Three color shades of Pinguicula mesophytica that I grow in California. Besides these variants, some flowers show distinct “splash” contrast coloring on the corollas. Flowers are surprisingly long-lasting in this species when temperatures are moderate and relative humidity is high.

Pinguicula mesophytica plantlets growing from seed sown in vitro.

A nicely-flowered 6”/15 cm terra cotta bowl planted with typical-colored Pinguicula mesophytica.

I currently cultivate over 60 seed-grown clones of Pinguicula mesophytica, originally of high elevation Honduran origin. Some of these plants were colchicine-treated in the lab that sowed them in vitro in an attempt to induce polyploidy. Corolla colors among the clones are mostly a uniform fluorescent magenta, with some individuals having light pink, very pale reddish-purple and “splash-petaled” flowers. While originally described as having red flowers that are smaller than P. moranensis (Zamudio 1997), both statements are in error. Flowers on both artificially-propagated and wild origin plants to ~1.5”/3.8 cm in length across the corolla lobes and are largest in mid-summer. They are fairly long-lasting, but at their most intense in the first five days following their opening. No white-flowered forms seen by me so far, but further breeding will probably produce some over time. Although I am not engaged in hybridizing them myself, I’m sure as more of this seed-grown material reaches other CP growers’ hands, crosses with other showy-flowered pinguiculas will be made.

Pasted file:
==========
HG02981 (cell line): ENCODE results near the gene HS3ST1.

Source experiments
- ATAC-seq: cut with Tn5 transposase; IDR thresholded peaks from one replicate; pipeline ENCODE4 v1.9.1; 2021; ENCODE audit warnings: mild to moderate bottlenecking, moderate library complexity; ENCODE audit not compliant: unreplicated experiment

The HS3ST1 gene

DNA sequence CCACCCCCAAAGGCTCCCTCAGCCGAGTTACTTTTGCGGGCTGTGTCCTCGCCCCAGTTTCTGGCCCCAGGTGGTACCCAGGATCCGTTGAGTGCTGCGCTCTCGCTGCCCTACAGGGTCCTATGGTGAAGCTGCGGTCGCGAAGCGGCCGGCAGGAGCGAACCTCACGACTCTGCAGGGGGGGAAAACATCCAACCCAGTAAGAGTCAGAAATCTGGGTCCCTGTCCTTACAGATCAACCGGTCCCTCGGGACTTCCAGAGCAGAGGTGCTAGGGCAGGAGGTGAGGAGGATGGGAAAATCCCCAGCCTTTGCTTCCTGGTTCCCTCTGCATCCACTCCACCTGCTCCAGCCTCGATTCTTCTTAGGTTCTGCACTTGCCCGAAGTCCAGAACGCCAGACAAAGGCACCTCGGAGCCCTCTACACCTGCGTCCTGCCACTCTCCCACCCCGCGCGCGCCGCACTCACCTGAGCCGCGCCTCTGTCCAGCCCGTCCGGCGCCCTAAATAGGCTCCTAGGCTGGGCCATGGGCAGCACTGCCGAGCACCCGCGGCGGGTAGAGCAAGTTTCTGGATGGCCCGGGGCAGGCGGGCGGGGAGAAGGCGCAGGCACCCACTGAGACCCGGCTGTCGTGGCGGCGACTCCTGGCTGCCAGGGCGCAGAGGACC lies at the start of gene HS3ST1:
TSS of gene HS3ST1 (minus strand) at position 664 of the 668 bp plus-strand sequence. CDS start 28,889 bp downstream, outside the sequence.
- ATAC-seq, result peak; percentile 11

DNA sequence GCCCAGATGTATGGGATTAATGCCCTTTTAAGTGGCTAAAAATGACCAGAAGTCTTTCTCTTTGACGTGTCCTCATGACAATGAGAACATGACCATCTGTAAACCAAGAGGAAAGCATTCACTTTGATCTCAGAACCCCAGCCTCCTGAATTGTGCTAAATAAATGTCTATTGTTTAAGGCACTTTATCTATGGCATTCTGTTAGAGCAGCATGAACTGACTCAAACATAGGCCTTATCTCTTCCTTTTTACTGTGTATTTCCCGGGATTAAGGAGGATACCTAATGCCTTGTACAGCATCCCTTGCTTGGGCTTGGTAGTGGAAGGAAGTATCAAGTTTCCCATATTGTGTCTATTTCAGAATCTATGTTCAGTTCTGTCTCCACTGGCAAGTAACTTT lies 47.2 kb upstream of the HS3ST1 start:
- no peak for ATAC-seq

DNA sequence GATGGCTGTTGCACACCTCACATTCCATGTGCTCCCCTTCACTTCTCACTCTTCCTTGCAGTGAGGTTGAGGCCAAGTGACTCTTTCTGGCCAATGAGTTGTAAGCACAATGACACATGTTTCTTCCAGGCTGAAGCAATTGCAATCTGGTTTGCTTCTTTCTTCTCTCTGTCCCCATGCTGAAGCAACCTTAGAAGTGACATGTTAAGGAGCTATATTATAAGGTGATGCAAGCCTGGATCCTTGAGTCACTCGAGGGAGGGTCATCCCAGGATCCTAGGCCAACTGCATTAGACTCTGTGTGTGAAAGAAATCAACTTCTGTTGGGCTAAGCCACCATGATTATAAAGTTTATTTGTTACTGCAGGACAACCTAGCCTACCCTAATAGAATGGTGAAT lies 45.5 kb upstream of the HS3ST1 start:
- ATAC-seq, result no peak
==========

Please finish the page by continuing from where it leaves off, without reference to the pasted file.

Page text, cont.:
There is a bit of “inside baseball”-type minor controversy that clings to this species. The confusion surrounding the misidentified material labeled Pinguicula mesophytica that circulated for almost a decade in PTC originates from artificially-propagated seed that I provided in late 2002 from central Guatemalan cloud forest origin epiphytic P. cf. moranensis. This population had been tentatively identified from photos as P. mesophytica by an eminent German Pinguicula specialist I corresponded with at the time. I hand-pollinated the flowers that produced the seed in question and would note that there were no other pinguiculas in flower in my collection during that period. This seed was gifted to a well-known French butterwort enthusiast who, unbeknownst to me, forwarded it to at least one commercial PTC lab where it appears that it was accidentally (?) substituted for hybrid material of unknown provenance. The resulting propagations were subsequently released by EU-based nurseries as P. mesophytica. While images here show that some of the epiphytic and lithophytic Baja Verapaz P. cf. moranensis superficially resemble P. mesophytica (but usually lack the diagnostic overlapped upper corolla lobes), the PTC plants do not. Indeed, I am more than just a bit surprised that the hybrid origin of these plants was not evident to nurseries that sold it from the moment that they first flowered. I was still able to purchase a plant from a nursery labeled as P. mesophytica from a U.S. CP nursery in early 2017 (shown here) and some growers are apparently still convinced that this hybrid is the true species. Such are the powers of self-delusion. The negative commercial fallout from this case of mistaken identity is that, until very recently, there has been far less interest than expected in line-bred P. mesophytica plants of known provenance by growers. This is no doubt due to bad press the hybrids got on CP online discussion boards and the generally poor quality of EU plants out of PTC that many CP growers soured on the name.